This may sound cruel, but it’s the truth:
According to research conducted by Ladders, recruiters spend only about 7 seconds analyzing a candidate’s CV. If a tech resume seems unsuitable, HR won’t even bother reading it.
That is especially true for giant companies like Facebook or Amazon, where one vacancy can attract hundreds of candidates.
How can a tech specialist solve this problem? One can either spend time learning how to create a perfect resume, or pay a special agency to put it together. While the former option is time-consuming, the latter is often expensive. For example, a flawless tech resume can cost you upwards of $100 if you’re in the USA.
A compromise tech solution
Our CV Compiler is a compromise tech solution to this problem. The tool scans an uploaded resume and analyzes more than 20 parameters, such as the text length, grammar mistakes, bullet points, GitHub links, and so on. Moreover, if the checker finds any flaws in your resume, it suggests ways to correct them.
Another interesting feature of CV Compiler is that it regularly browses job offers from the top-level companies, (such as Facebook, Netflix, Amazon, and Microsoft), and highlights the 30 most popular skills and requirements. When you upload a resume, the system compares your skills with the technologies currently most in demand. Moreover, the tool finds a top-notch company, which seems like your perfect match. Consider it your own career Tinder 🙂
Right now, CV Compiler supports only resumes in English, and just those for eight professions: Front-end, Back-end, Full-stack, Mobile Developers, Data Scientists, DevOps, QA, and Product Managers.
In 2017, I launched another tech project — GlossaryTech. It is a browser plug-in for recruiters that highlights and explains complicated technical terms. Thanks to this project, we had already had a rudimentary knowledge of the keyword base and the back-end of the future service. All we had to do was to add NLP technologies and create a neural network to analyze the text of resumes. The neural network was trained on a vast dataset of over one million tech resumes.
In November 2018, our new-born tool was introduced on Product Hunt. It was a success — CV Compiler became ‘The Product of the Day’ and was 4th among the top products of the week. Currently, we have about 13,000 registered users♥. The earliest customers came to CV Compiler from Relocate.me — (our another project for finding jobs abroad.)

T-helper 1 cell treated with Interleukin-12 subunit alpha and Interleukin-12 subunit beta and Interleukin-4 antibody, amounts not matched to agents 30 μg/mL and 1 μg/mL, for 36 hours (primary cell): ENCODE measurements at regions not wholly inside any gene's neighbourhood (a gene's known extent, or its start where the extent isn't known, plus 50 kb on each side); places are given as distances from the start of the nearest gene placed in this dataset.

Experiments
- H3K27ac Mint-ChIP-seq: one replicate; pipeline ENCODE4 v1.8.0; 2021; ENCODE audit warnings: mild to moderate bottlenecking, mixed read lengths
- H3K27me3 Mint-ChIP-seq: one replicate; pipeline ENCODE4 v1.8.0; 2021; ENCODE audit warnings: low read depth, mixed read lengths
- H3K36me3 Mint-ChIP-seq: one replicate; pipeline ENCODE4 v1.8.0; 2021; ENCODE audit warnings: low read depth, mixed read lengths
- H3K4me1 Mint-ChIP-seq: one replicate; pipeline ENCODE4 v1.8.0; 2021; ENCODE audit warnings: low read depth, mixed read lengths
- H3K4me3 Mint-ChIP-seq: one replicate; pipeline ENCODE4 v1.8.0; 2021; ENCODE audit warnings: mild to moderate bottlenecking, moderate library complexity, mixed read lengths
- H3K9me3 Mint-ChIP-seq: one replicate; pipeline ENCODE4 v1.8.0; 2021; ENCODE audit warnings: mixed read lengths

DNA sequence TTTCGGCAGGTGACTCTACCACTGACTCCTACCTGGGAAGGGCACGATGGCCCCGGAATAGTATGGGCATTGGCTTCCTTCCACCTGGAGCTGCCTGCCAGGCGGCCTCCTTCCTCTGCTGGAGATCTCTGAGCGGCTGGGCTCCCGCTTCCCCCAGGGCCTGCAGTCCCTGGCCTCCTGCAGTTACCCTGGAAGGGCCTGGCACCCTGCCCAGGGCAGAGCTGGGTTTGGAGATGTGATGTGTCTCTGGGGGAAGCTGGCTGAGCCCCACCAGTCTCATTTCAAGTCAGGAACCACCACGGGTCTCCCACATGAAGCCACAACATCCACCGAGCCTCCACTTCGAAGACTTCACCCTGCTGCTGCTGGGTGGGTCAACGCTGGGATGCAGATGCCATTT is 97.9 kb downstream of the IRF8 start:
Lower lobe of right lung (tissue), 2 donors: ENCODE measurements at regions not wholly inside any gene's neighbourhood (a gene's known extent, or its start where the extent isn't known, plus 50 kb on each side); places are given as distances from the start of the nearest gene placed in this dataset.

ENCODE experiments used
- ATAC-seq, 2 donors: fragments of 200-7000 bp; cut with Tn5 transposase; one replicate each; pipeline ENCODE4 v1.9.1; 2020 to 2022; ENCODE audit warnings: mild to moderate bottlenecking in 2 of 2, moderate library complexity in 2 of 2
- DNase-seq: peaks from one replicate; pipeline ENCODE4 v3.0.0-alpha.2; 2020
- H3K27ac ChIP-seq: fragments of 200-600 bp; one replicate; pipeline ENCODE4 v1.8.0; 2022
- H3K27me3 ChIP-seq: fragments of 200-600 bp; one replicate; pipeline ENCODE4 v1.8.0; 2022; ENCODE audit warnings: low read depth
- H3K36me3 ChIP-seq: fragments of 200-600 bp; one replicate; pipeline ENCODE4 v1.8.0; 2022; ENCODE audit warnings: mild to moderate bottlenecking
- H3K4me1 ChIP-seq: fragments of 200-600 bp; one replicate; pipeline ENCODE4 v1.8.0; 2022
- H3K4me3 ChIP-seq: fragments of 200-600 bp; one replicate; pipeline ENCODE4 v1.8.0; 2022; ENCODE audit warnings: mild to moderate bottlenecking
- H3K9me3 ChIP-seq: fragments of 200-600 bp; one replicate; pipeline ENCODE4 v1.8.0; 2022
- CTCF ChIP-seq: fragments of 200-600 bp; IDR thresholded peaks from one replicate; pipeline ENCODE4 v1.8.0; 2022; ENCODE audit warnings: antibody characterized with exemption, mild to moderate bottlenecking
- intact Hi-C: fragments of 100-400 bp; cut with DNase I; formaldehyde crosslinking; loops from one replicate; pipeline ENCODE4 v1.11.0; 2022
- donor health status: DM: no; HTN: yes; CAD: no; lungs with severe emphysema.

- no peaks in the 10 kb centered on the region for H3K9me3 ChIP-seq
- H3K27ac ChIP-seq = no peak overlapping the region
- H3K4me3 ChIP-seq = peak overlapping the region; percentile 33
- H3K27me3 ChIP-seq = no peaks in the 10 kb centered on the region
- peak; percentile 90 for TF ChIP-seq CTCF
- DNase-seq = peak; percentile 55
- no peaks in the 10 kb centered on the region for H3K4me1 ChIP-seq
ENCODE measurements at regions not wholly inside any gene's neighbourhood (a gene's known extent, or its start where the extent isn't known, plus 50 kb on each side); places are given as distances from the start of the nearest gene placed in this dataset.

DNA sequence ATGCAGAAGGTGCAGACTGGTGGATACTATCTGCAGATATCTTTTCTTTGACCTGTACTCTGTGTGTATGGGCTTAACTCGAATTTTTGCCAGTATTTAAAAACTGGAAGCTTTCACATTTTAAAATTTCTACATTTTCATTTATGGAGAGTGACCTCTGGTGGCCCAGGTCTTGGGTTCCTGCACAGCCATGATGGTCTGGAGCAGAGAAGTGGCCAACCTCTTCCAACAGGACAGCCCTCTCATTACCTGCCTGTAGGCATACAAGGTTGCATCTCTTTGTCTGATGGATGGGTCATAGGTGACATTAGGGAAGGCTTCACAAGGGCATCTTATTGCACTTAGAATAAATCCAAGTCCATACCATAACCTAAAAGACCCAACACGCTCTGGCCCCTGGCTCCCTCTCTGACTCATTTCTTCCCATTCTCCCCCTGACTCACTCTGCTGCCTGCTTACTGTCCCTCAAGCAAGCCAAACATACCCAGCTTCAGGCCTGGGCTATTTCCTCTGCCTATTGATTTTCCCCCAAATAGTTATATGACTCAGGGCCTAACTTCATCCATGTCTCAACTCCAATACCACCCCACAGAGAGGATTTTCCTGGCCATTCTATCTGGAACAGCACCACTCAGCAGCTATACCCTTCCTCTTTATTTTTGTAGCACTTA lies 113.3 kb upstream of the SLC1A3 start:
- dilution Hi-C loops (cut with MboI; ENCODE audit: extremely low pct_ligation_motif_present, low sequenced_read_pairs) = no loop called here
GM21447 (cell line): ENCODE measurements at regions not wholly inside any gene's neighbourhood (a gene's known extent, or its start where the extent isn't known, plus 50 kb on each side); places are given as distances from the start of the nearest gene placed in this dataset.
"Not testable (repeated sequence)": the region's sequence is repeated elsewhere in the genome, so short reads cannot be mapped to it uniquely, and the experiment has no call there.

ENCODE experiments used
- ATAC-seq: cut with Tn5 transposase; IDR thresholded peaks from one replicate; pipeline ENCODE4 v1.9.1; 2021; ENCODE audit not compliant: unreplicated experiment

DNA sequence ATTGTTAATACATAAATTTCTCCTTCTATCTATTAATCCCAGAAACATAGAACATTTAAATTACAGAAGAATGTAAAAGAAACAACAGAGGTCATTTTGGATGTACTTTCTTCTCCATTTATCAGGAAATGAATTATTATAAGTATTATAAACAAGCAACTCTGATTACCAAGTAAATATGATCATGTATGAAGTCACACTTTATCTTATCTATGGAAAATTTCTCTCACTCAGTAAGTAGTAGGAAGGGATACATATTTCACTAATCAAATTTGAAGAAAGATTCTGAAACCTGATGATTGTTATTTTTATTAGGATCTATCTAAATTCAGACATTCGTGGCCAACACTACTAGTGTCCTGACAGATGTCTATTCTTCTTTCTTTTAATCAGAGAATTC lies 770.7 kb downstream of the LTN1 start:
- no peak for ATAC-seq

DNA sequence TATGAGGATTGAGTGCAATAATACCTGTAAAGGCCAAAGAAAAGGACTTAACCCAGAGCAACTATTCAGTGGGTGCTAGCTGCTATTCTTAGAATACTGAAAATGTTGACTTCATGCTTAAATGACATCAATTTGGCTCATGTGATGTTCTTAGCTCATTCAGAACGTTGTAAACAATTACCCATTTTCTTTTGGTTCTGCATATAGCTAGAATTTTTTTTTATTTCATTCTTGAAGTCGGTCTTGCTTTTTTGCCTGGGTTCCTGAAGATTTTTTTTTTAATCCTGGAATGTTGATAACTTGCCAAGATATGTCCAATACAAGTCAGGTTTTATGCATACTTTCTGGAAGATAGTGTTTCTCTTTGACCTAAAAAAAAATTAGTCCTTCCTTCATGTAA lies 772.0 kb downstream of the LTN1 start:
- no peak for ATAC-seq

At the end of January, we expanded the product’s audience by adding the features for Product Managers. Unlike the developers, PMs don’t have any additional resources to highlight their skills, (such as Behance or Dribble), so the requirements in this field are a bit more strict.
In the near future, we plan to offer our product to some European and American boot camps and universities. That means that the system will be adding some additional features for candidates lacking job experience. As the ratings of educational institutions are highly dependent on the employment rates of former students, this could prove very helpful.
Quite soon it will also be possible to convert users’ resumes into web templates. As a result, users will be able to edit them right in their browsers with further downloading. We also plan to expand our library of keywords for jobs within different tech stacks (JS, Java, Ruby, Python, etc.). That will make the tool even more personalized.
Users say that CV Compiler has really helped them to get more invites to interviews, (and we’re more than happy to hear it), but, as the tool has existed for less than 5 months, it’s difficult to measure its effectiveness. Nevertheless, we’re planning on conducting a major survey within a few months. This will help determine how many people got a job through using CV Compiler.
Our global goal is to turn the CV Compiler into an online career consultant of full value.
You can find out your CV score for free. But to unlock all the features of the resume checker, you’ll have to make a one-time payment. Whichever plan you choose, you can upgrade it at any time.